I new something was different when I started fishing just upstream from the motorway bridge and I bumped into a couple of chaps coarse fishing; I don’t usually see a soul on the river but two – and coarse fishing as well! very unusual. Anyway, after an exchange of pleasantries and mutual checking of membership cards I set off to find a lonelier spot. I hope you did well Eddie.
I was soon into a good trout which turned out to be a 16 incher – my best on this river. This was followed by my smallest – in fact I think it is probably the smallest trout it is possible to catch on a size 10 hare’s ear – no longer that my thumb to the first knuckle. I must have been fishing well because I don’t remember the slightest indication that anything was nibbling the fly, I simply lifted on intuition and there it was. How it managed to gulp down the fly I’ll never know but it did and, even more surprisingly it shot of up-stream when I released it. I thought it was a gonner.
Then I took a tumble. To be more precise I stepped onto a bit of river bed that wasn’t there and I went right in, over my head. This is where I discovered that the waterproof pocket inside Wychwood waders isn’t – waterproof that is. Mobile ‘phone and a new pack of Bensen & Hedges finest ruined. At least our two course fishing friends were nowhere near to witness my embarrassment.
I fished on in this soggy state for a while and connected with a couple of decent grayling but it soon became apparent that the magic had gone, so I called it a [very strange] day.
….as much as I used to. Oh, I’m going fishing as much as I always did but, these days I find myself taking more and more time out just to be there, to soak it all in, to absorb that intangible something that makes fishing such an important part of my life.
Try as I might, I cannot hear the sound of one hand clapping but, at will, I can hear the murmur of the stream, the call of a dipper. I can feel the sun on my back and I can see the shade of the canopy swaying over a calm pool while olives dance in the evening light. To be able to call up these images and feelings at times of stress or sadness is a great benefit to me – to get that charge of tranquillity, that sense of peace when I should be fretting about this or that, to be able to go fishing without going fishing must do wonders for my blood pressure and hopefully make me a better person to be around.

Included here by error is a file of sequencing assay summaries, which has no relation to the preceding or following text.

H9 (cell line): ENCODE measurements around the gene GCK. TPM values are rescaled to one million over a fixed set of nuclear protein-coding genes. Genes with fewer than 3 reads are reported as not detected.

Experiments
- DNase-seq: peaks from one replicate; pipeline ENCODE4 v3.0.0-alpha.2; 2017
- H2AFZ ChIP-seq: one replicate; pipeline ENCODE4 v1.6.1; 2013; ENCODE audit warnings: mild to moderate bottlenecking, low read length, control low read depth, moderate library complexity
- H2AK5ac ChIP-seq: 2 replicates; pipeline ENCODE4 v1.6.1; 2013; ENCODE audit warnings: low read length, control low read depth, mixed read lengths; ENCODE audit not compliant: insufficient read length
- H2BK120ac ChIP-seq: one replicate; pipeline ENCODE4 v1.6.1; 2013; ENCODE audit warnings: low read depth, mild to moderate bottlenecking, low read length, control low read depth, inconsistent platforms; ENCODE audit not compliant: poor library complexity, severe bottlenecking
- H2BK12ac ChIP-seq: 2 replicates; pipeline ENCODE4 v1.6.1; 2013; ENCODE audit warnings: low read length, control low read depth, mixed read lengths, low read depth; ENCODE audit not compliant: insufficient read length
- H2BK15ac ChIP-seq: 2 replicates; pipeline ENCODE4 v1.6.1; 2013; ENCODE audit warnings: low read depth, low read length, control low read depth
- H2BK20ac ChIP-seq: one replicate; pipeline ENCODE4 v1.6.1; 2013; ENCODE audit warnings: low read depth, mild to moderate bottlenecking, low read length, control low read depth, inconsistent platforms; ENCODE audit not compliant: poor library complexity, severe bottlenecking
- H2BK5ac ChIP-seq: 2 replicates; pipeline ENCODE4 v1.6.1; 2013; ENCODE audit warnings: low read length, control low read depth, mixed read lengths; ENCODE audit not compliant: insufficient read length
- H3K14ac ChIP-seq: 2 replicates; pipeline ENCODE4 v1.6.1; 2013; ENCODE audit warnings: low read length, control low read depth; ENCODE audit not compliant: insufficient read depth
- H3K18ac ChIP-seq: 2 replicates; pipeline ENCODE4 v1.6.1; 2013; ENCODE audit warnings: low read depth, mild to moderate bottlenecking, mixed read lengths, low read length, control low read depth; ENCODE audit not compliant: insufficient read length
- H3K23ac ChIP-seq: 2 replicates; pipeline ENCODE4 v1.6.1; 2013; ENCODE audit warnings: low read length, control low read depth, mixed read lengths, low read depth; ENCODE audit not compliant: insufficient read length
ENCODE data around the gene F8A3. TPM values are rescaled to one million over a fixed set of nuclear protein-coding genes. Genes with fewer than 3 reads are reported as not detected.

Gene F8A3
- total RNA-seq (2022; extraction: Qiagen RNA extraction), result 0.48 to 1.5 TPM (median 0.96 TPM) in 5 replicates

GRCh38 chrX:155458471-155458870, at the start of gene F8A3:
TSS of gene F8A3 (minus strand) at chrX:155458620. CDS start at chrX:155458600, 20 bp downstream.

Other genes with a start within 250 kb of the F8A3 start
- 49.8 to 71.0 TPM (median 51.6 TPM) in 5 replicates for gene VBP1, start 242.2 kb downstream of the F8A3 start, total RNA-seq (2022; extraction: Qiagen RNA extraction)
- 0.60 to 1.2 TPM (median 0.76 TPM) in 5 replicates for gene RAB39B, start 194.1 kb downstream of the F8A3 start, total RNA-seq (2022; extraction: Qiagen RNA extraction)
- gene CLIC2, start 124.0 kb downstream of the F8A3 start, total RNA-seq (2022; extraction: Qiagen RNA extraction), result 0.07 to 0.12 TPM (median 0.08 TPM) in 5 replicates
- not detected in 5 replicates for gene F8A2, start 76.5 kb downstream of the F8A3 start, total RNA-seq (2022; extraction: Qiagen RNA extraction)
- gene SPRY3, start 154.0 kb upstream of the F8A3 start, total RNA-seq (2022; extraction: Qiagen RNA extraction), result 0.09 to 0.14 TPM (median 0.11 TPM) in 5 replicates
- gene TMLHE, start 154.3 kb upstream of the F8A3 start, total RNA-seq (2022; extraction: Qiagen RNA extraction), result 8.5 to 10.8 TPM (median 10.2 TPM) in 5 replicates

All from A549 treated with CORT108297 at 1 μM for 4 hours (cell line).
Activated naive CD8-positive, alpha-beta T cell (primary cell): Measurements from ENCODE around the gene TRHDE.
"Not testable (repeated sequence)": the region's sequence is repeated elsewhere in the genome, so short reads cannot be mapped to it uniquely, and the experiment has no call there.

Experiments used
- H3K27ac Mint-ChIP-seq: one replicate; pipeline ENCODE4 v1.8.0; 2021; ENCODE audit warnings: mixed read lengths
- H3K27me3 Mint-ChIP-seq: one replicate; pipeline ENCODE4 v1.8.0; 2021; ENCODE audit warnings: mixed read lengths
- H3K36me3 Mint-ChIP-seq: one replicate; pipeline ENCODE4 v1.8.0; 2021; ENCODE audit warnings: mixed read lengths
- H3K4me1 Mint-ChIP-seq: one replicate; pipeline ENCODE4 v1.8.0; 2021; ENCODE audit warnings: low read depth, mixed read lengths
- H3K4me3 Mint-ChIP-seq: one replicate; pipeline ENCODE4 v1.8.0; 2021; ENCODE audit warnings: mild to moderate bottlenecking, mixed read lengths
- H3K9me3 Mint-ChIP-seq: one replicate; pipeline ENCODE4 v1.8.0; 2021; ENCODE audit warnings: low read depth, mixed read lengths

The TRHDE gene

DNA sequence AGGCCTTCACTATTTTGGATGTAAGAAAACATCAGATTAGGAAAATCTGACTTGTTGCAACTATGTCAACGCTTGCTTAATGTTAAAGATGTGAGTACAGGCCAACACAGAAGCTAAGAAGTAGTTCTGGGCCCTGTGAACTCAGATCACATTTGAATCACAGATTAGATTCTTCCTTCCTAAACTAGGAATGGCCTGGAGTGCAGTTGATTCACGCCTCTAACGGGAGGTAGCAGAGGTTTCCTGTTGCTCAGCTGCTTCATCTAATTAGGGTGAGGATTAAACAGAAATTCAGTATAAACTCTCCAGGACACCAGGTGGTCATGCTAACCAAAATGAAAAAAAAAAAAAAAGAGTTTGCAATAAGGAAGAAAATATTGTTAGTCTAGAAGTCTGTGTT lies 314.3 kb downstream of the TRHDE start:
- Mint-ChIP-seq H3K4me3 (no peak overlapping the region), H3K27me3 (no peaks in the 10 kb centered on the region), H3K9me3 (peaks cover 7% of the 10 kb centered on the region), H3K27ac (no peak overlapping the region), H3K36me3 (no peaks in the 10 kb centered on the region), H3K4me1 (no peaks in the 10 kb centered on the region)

I’ve neglected these pages for too long so, to get back into the swing; here’s an update of what’s been happening in my fishing world.
Firstly, the new rod [see picture below] works just fine! I was invited to fish a short, very private section of the River Churn at the fag-end of the Mayfly season. I took 2 fish in the first three casts so I know that we are going to get on. Once again, thanks Bob, she’s a beaut!
Like most anglers I’ve been staring in despair at the weather forecasts wondering when things would change for the better. Sure, I’ve managed the odd snatched hour when the rain’s held off long enough to make a trip out feasible but, even then, the cold gusty easterly has made things difficult and not exactly pleasurable. I did have a more pleasant experience yesterday morning when I fished the Kennels beat of the Charfield section of the Little River Avon. On Friday evening the water was starting to fine down but there was only about 6″ of visibility but, by Sunday it was greatly improved and just about perfect. In the short time I had I managed to winkle out a brace of 10″ brownies still sporting feint parr marks – a very encouraging clue as to the health of the river.
I hear that the Monnow is still completely washed out so, until things improve I guess I’ll be staying to the east of the Severn.
Whilst I may have neglected this blog I have not been entirely idle in the world of on-line fishing. I have been asked to give a much needed makeover to the Charfield AA’s web site. Though it’s still in it’s infancy you can get a sneak preview here – any comments, criticisms or suggestions would be most welcome.